Joya de Cerén, located to the northwest of the city of San Salvador, contains the well-preserved remains of a prehispanic Maya farming village buried by a volcanic eruption in the sixth century CE. The GCI worked with the Consejo Nacional para la Cultura y el Arte (CONCULTURA) of El Salvador to develop a management plan to address, through holistic measures, the complex natural and social conditions related to the conservation of the archaeological site. With a focus on sustainability and developing a model plan for other sites, working meetings were held with various interest groups to strengthen collaboration and to foster a sense of ownership and, in turn, a greater commitment to the conservation of Joya de Cerén. A condition assessment was carried out, which involved a detailed digital topographic survey of the site and architectural survey of each structure, environmental monitoring, biological analysis, and research on the history of interventions and conditions of the structures at the time of the site's excavation. The final management plan was completed in the summer of 2002 and presented publicly to local and national authorities and stakeholders and to the vice president of El Salvador by the GCI and CONCULTURA. The process of creating the management plan is detailed in the Getty publication, Conservation Management Planning: Putting Theory into Practice: The Case of Joya de Cerén, El Salvador, published in 2008.

The other major collaboration under the Maya Initiative was the GCI's partnership with the Instituto Hondureño de Antropología e Historia (IHAH) of Honduras to develop a long-term conservation strategy for the Hieroglyphic Stairway at the archaeological site of Copán, located in western Honduras. Built in eighth century CE, the Stairway measures 10 meters wide by 24 meters high and contains the longest Maya text carved on stone from ancient Mesoamerica. Its 63 steps are covered with over 1,000 intricately carved glyphs that recount the official history of Copán rulers. The Stairway was rediscovered and excavated in the late 1890s and reconstructed 1937-1940. Over the years, the stone surfaces have deteriorated, impacting the readability of the carved text. The project has thus focused on evaluating the conditions of the stones and identifying the causes and mechanisms of decay. Work on the project included a complete stereophotographic survey, a detailed condition survey, scientific analysis of stone and mortar samples and biological specimens from stone surfaces, environmental monitoring, and archival research. The findings, as well as proposals for conservation treatment, preventive measures, and maintenance strategies, were presented in a final project report, The Hieroglyphic Stairway of Copán, Honduras: Study Results and Conservation Proposals. The report was officially presented in July 2007 to the Minister of Culture and the public in Tegucigalpa, the capital of Honduras. Presentations were also held in San Pedro Sula and Copán Ruinas.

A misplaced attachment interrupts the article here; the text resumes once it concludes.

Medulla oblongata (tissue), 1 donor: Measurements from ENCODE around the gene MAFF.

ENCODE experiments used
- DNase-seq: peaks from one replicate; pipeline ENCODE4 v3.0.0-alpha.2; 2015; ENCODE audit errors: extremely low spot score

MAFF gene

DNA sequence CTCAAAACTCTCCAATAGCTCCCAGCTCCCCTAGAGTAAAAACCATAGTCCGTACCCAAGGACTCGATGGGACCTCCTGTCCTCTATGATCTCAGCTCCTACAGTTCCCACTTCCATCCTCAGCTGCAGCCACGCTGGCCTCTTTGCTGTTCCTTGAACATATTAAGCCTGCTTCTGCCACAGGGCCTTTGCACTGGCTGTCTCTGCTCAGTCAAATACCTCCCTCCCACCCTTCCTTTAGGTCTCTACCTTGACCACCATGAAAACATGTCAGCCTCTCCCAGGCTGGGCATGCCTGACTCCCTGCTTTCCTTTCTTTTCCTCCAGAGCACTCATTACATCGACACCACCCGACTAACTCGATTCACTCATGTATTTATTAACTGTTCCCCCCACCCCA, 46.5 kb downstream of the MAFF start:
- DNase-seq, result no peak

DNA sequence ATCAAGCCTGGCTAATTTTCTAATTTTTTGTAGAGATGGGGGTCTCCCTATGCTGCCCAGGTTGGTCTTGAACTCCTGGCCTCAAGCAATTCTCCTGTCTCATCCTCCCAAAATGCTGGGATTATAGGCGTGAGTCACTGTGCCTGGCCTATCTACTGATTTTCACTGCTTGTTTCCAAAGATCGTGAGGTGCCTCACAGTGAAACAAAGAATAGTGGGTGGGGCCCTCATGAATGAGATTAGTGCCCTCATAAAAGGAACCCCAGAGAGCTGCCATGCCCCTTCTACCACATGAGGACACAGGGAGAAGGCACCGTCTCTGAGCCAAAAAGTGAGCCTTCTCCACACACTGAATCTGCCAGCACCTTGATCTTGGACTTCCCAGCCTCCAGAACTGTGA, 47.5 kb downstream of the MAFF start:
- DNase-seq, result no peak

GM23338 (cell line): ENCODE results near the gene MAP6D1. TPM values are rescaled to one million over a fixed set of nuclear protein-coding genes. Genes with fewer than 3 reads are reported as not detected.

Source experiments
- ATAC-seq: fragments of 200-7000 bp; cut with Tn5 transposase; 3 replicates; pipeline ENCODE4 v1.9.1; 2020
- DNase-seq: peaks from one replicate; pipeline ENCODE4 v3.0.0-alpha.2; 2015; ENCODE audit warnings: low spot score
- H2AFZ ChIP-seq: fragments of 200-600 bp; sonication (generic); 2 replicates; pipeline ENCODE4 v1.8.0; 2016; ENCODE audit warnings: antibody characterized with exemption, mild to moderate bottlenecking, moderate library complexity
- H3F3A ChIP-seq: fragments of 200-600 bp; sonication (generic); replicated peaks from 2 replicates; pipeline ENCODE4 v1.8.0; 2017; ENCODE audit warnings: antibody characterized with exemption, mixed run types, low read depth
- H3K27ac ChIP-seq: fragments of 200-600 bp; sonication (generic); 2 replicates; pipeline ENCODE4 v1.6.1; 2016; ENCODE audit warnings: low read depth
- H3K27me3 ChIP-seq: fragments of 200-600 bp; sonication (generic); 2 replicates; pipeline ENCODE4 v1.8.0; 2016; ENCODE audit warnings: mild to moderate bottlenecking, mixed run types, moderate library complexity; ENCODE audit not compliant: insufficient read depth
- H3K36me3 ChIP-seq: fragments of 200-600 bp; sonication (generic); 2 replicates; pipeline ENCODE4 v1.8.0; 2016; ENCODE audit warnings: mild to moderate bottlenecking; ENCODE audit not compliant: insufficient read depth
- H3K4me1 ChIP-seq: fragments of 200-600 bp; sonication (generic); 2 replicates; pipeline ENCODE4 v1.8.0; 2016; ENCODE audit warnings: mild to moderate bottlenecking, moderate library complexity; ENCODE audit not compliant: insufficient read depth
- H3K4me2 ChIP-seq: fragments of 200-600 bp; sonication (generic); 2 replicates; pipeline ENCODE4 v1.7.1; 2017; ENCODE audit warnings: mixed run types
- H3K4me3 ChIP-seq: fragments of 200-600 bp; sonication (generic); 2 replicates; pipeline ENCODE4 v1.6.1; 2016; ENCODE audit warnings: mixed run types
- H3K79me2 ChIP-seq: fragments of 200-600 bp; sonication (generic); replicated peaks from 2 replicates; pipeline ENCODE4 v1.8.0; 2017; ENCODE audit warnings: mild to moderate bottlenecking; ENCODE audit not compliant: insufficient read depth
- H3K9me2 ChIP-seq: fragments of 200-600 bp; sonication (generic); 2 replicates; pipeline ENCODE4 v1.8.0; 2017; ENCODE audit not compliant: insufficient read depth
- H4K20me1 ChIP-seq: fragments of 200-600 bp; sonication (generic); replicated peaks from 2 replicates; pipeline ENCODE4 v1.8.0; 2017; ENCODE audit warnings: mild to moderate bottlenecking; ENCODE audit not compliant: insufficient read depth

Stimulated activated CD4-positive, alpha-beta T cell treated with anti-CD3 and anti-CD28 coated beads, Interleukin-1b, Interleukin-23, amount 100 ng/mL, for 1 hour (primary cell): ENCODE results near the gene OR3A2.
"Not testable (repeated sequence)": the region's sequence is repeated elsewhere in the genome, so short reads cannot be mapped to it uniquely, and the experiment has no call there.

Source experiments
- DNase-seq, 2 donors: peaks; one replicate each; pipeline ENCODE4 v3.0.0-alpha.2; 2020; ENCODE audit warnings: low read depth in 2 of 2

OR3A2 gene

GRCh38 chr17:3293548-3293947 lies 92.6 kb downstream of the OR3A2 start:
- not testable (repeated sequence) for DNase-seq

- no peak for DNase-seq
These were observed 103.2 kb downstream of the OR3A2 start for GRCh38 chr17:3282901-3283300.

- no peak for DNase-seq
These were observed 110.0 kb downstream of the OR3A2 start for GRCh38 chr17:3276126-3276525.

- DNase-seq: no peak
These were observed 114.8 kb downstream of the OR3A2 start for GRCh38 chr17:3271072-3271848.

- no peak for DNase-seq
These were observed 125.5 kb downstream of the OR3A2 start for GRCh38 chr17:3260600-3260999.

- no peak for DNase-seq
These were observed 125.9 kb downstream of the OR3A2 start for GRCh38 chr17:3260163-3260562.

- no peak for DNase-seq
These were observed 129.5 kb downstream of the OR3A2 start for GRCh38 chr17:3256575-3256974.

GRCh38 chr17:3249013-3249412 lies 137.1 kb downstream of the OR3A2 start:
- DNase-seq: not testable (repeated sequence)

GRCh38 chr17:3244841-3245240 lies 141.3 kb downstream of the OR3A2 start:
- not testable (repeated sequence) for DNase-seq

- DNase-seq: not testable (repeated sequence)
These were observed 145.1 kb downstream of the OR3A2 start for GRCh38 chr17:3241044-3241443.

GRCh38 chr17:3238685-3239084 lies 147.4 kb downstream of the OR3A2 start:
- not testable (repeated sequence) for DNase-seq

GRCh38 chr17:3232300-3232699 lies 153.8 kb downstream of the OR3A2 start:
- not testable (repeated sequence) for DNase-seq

The El Salvador Earthquake Relief project (2001-2002) was a minor component of the Maya Initiative, initiated with CONCULTURA after two major earthquakes hit the country in 2001. To provide professionals in El Salvador with the skills to stabilize historic buildings after an earthquake, the GCI funded and organized a two-week training course in June 2001 on emergency temporary shoring and rain protection, using the country's national monuments as practical examples. The buildings selected were Iglesia del Carmen in Santa Tecla, Nuestra Señora del Pilar in San Vicente, and Casa de la Cultura in Izalco. Julio Vargas and Daniel Torrealva, structural engineers from Peru, were contracted to design a temporary structural shoring system and rain protection for the buildings and to lead the training course, while the coverings were constructed and installed by a Salvadorian crew. Participants in the training program were selected by CONCULTURA.